Market Scorecard


Monthly Commentary

The month of March was another strong month in stock markets, especially for international and emerging markets which were up 2.28% and 2.50% respectively.  We received a lot of data points in the US and abroad along with a lot of political action/commentary.  Some of the things that occurred during the month:

  • Strong February jobs report was released in early March which showed business optimism rolled over into hiring
  • A revised travel ban was again defeated in Hawaii courts.  Laptop ban currently in effect.
  • The Obamacare repeal and replace effort was thwarted with Republicans pulling the bill 30 minutes prior to the vote.  The White House is now turning it’s focus to tax reform which may be just as difficult to get a deal done.  The market seems to be finally coming to grips with the reality that their may be little changes occurring over the next 4 years and the promises that were made may be just that…promises.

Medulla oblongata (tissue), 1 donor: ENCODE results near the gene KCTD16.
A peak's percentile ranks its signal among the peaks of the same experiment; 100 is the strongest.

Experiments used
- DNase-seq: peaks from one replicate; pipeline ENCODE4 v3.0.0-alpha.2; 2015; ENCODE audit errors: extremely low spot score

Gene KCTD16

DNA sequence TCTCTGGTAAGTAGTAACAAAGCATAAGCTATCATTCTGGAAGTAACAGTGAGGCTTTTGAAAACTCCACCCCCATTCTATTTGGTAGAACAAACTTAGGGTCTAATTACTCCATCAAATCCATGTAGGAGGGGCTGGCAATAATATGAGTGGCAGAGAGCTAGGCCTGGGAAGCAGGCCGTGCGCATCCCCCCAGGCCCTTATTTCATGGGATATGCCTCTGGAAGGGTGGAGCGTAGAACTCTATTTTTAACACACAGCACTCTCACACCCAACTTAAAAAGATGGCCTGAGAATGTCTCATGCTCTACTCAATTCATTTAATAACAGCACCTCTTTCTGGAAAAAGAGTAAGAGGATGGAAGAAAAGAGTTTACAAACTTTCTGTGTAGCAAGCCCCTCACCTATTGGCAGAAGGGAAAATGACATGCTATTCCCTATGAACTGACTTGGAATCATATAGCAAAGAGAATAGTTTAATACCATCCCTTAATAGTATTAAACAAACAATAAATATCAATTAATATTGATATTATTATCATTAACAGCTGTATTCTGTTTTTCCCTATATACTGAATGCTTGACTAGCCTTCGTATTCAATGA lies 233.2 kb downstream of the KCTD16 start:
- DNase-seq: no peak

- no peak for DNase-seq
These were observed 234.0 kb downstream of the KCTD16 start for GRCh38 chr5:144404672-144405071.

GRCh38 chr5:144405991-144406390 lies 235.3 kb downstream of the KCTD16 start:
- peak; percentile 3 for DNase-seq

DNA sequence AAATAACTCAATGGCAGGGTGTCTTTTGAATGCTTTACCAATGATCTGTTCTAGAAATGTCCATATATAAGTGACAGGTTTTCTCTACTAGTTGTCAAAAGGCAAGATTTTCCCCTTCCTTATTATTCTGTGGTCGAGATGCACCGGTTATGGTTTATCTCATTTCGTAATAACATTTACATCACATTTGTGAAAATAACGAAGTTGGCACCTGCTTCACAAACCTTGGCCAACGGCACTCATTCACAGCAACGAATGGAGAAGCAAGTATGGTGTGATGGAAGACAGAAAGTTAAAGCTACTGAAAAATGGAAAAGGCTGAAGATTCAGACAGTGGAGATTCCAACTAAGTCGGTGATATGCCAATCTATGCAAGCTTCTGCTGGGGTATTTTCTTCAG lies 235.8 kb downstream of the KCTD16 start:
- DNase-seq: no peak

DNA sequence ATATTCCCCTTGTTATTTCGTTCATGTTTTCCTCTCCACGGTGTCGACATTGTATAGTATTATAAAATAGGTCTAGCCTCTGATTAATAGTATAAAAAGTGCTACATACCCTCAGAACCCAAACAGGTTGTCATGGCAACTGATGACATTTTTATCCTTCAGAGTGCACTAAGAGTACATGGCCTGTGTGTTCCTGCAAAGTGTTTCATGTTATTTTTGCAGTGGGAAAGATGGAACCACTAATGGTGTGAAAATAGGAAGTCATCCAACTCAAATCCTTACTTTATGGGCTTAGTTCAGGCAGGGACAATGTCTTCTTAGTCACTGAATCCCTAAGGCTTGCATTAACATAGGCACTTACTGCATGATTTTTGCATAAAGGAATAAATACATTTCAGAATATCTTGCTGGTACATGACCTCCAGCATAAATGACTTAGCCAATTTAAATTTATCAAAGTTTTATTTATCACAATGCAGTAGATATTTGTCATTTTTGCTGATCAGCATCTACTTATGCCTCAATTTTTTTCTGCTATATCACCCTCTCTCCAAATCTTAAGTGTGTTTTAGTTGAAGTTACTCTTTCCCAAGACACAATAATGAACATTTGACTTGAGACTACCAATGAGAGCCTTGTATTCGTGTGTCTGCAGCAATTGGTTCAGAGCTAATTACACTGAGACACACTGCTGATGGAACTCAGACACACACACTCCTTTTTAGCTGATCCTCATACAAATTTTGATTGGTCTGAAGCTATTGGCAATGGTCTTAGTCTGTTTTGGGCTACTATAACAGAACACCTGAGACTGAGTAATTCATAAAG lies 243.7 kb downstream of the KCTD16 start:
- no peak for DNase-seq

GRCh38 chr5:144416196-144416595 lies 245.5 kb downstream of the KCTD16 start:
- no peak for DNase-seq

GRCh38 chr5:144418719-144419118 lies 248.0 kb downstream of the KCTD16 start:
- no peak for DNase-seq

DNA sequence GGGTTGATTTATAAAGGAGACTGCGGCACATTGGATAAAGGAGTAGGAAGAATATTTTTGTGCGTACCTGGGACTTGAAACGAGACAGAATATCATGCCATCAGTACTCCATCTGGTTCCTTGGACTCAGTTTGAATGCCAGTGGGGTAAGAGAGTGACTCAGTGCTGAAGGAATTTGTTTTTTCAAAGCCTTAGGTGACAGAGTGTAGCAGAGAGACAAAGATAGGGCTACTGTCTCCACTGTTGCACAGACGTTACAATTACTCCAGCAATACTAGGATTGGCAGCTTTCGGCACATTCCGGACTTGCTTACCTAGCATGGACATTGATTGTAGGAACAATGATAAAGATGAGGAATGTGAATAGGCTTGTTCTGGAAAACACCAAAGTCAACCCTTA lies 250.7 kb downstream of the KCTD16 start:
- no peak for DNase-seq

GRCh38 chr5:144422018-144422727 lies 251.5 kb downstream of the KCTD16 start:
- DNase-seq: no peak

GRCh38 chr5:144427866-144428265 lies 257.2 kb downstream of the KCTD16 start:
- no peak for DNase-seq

• The FOMC raised interest rates by .25% but the tone of their message was subdued.  Even though the Fed raised rates, long term bond prices rose and yields fell compressing the yield curve (see charts below).  This is not good for banks which do better in a steep curve environment.  As such, banks stocks have been under pressure although they’ve rallied incredibly after Trump was elected on the basis of lower regulation and a repeal of Dodd-Frank.  The market expectation for the rest of 2017 is 2-3 more rate hikes.  Inflation is rising, but mostly due to rising energy costs.  Last year, the Fed was worried about deflation but the numbers were very weak due to year over year (YOY) drop in energy prices.  Since early 2016 when oil hit around $30/barrel, oil has rallied and has been in the $47-$52 range.  As time goes by and if oil stays in this range or falls, the YOY change in the price of oil will be flat to negative, putting downward pressure on CPI.  We believe we’ve seen the peak in CPI and you’ll start to see it trend back down to the 1% range.  This will put pressure on the FOMC to continue to keep rates low.  With the Fed looking like their going to raise rates several more times this year, we believe the tightening of monetary policy will be adversarial to fiscal stimulus and growth.
  • President Trump released his proposed budget which had a lot of surprises and clear winners and losers.